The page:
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A little parental TLC finally calms the storm, as it usually does.

A young child presents a catalogue of timeless irritations and injustices in a 1976 outing with art and text lightly massaged and reformatted for newly independent readers.

From “When I do something nice and no one cares…” or “When you get mad at ME and I didn’t do it…” to “When I NEED you and you make me WAIT…” Nina’s complaints range from actual injustice to self-absorbed whining and so have near-universal applicability. Each general grievance is paired to a specific incident detailed in comic-book–style panels on the facing page, such as a painting that distracted parents don’t praise properly, a promise of ice cream that doesn’t pan out, a playmate who abruptly runs off with someone else or clothing that just won’t go on the right way. Fresh and buoyant despite the old-style television or occasional other period detail, Knight’s art places Nina—short haired, dressed in overalls and looking androgynous, in contrast to the girlier figure that Christine Davenier made of her in a 2002 edition (published as That Makes Me Mad)—between siblings in a comfortably domestic setting. He captures her feelings in a broad range of wonderfully expressive body language ranging from hunched-shoulder, irritated frowns to melodramatic sprawls. A posthumous publication for Kroll; Knight is still going strong and working on an autobiography.

A little parental TLC finally calms the storm, as it usually does. (Graphic early reader. 6-8)

Pub Date: Sept. 27, 2011

ISBN: 978-1-935179-10-8

Page Count: 32

Publisher: TOON/Candlewick

Review Posted Online: April 5, 2011

Kirkus Reviews Issue: Aug. 15, 2011

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A hamster with an irritating lack of social skills fails to alienate a cast of small woodland creatures in this strange import. Looking more like an undersized koala in Martin’s simply drawn scenes, Hamster opens with a wish that “in the heavens and on earth [a]ll will praise an extraordinary hamster,” then goes on to explain in his diary how much everyone adores him, to disinvite Rabbit to his birthday party, to blow off a shy confession from Mole and so on—until at the culminating party he takes a bow after belittling everyone’s gifts. Meanwhile, the animals gather to mull such Big Questions as whether worms can shed tears of joy. Within each of her large sequential panels, the illustrator surrounds small figures with generous quantities of flat, uniformly colored green ground and blue sky, punctuated by the occasional tree or shrub. All that wide-open space focuses attention on the dialogue, which sometimes offers insights into the character of each member of the cast but too often falls flat: “Squirrel…a nut. Just one? Hmmm, not so great, so let’s just forget about it.” Yes, let’s. (Graphic picture book. 6-8)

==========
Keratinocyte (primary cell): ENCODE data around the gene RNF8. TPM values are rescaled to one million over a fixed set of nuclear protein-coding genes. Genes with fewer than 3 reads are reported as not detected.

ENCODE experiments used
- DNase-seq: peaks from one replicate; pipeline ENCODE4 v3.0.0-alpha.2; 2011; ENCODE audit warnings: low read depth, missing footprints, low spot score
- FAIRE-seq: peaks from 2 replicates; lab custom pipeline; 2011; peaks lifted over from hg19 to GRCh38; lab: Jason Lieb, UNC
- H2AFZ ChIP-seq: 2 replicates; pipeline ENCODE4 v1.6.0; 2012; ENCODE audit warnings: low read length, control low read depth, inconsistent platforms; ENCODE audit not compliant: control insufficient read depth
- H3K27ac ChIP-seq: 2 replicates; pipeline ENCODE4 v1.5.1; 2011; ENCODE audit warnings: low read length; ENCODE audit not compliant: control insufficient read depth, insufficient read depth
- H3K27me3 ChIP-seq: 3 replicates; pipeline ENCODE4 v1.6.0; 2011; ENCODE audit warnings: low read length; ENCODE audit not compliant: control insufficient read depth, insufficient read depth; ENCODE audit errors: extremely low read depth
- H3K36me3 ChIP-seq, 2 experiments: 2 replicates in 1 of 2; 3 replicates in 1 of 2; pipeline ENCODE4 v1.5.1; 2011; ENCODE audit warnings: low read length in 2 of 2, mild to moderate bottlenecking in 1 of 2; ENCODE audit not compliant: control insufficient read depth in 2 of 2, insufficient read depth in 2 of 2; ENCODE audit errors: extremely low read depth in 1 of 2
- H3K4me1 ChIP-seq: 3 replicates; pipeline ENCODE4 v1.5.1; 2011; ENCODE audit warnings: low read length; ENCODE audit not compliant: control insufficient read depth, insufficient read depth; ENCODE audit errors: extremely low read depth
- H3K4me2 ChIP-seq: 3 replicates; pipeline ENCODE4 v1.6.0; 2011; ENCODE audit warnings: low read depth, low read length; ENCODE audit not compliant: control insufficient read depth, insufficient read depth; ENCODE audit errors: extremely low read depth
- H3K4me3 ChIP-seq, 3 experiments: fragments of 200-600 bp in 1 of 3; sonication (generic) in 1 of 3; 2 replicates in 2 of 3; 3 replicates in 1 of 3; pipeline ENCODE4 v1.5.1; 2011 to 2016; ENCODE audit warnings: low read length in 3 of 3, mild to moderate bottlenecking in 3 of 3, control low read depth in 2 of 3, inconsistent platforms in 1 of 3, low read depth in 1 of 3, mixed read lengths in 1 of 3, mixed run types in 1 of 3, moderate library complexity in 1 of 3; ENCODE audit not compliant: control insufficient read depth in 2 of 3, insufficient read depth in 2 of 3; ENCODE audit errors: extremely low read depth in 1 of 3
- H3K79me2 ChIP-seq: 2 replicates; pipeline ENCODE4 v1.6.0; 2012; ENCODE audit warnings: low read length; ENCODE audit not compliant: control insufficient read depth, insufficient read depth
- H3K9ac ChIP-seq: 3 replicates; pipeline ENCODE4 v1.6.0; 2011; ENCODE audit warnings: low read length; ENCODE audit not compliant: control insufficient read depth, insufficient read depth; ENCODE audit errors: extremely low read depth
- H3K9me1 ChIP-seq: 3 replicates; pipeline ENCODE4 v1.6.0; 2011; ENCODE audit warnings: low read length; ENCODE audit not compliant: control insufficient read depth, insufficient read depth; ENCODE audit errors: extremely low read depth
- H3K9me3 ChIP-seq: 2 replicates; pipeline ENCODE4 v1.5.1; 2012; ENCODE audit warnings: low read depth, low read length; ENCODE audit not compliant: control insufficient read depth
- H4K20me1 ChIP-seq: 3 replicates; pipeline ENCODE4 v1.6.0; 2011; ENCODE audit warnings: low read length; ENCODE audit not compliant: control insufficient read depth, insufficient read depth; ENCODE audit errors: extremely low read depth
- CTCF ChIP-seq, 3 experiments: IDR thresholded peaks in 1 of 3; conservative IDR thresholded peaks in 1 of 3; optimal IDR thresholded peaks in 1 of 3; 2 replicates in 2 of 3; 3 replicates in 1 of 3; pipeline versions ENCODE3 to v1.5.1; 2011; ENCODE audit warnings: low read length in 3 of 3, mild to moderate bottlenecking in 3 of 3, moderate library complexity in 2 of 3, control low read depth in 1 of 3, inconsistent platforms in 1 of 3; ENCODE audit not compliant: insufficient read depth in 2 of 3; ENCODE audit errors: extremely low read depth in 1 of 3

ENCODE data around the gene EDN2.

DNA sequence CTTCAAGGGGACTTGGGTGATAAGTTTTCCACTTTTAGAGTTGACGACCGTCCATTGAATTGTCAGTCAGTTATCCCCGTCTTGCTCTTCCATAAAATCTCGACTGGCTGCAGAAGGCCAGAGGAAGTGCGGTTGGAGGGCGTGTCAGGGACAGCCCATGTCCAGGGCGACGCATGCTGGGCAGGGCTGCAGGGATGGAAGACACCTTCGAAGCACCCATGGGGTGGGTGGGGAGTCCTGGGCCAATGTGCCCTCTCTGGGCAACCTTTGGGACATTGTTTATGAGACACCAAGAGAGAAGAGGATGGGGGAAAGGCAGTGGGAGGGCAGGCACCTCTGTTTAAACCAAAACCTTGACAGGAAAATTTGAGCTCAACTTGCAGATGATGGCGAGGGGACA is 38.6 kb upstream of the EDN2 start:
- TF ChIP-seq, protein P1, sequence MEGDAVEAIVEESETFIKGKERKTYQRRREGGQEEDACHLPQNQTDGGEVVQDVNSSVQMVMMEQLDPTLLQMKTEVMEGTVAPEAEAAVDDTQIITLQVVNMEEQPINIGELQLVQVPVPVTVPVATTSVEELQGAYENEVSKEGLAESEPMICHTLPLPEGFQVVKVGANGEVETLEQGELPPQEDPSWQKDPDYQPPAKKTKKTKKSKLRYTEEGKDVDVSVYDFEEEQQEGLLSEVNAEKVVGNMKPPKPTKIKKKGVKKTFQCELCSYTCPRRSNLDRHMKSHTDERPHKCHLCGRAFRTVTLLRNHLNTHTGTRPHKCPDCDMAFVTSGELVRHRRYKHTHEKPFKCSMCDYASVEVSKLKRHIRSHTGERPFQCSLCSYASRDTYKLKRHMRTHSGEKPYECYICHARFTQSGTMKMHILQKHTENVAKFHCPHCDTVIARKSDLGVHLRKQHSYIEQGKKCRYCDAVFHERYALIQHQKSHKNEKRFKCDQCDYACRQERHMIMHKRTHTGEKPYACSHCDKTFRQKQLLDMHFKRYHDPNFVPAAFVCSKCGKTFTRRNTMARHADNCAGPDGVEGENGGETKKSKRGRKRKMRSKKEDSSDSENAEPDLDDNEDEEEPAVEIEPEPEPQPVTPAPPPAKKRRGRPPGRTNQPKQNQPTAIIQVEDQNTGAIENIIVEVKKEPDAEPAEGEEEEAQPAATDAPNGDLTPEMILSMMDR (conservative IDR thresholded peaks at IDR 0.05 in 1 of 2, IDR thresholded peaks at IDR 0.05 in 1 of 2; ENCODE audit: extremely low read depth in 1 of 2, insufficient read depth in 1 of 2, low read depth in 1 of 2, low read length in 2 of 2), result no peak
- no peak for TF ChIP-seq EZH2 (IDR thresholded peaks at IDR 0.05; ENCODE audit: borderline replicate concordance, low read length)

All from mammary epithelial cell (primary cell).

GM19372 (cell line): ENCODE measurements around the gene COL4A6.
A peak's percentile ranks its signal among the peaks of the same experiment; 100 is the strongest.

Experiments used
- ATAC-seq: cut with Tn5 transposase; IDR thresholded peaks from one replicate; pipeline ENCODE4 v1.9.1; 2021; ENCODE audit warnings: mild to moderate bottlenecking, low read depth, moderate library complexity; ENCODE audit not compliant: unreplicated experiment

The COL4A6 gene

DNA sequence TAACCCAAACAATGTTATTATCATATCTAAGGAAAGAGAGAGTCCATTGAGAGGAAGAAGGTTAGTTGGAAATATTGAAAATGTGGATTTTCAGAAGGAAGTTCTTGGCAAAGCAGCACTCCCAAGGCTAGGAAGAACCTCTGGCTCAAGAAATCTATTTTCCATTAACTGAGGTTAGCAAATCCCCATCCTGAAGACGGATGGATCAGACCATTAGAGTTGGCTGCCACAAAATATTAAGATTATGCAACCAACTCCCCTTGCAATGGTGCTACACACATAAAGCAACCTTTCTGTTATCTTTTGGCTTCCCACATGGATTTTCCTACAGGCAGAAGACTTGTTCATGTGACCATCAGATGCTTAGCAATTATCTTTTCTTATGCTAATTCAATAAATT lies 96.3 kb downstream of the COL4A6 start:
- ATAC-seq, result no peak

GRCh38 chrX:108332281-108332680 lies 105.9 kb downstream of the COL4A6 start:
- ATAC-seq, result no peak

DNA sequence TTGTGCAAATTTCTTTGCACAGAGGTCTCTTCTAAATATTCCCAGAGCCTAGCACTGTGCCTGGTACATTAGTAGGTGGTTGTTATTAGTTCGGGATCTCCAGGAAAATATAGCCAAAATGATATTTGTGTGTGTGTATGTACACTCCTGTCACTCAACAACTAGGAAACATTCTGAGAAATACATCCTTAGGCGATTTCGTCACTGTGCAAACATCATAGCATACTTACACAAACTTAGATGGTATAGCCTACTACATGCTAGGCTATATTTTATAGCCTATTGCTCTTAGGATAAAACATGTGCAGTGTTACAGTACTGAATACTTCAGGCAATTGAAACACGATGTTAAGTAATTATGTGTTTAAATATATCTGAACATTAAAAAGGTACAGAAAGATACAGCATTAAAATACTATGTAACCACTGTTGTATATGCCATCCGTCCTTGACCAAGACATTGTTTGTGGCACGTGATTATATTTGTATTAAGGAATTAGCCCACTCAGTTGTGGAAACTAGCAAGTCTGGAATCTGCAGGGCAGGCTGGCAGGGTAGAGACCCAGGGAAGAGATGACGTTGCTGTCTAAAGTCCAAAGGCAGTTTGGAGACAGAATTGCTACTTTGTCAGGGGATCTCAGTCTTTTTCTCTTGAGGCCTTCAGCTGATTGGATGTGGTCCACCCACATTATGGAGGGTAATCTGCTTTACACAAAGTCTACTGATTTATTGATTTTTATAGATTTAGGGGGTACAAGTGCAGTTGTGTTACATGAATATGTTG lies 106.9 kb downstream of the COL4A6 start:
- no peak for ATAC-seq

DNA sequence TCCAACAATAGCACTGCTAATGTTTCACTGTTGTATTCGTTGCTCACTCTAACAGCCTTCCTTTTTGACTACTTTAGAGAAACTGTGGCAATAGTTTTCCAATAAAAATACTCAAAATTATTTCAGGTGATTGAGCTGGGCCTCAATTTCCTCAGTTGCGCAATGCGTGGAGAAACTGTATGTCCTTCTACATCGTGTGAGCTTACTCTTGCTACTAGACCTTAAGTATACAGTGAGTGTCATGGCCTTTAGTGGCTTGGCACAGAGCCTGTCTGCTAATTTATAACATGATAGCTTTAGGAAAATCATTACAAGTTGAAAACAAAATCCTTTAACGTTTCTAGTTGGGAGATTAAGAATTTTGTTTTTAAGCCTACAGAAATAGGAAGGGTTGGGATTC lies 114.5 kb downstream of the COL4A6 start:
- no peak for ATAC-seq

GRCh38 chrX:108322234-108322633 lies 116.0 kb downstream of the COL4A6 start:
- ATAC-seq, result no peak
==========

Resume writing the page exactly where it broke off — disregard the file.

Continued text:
Pub Date: July 20, 2010

ISBN: 978-1-59270-093-6

Page Count: 56

Publisher: Enchanted Lion Books

Review Posted Online: June 3, 2010

Kirkus Reviews Issue: June 1, 2010

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The dream phantasms of a high-spirited narrator intersect, even crowd, reality, but the stream-of-consciousness text makes for a rambling, radically personal tale. Playful images of a stuffed lion, trampoline, purple shoes, and a cat named Pine-Cone take hold in a young girl’s imagination, despite her “old” mother who makes her go to bed when she’d rather “stay up early” and a big sister with a cranky disposition. At home, she likes counting flea bites and pretending to be a worm, but is afraid of the dark and going to Grade One. The second half of the book takes off in a separate first-day-of school direction. Wild dreams precede the big day, which includes bullies on the playground and instant friend Chelsea. The childlike articulations of the text are endearing, but not quite of universal interest, and don’t add up to a compelling story; children may more readily warm to Gay’s illustrations, which include a dreamlike flying cat, a menacing hot dog, and an uproarious stuffed toy looming over everyday domestic scenes. (Picture book. 4-7)

Pub Date: Feb. 15, 1999

ISBN: 1-55143-107-6

Page Count: 32

Publisher: Orca

Review Posted Online: May 19, 2010

Kirkus Reviews Issue: Jan. 15, 1999

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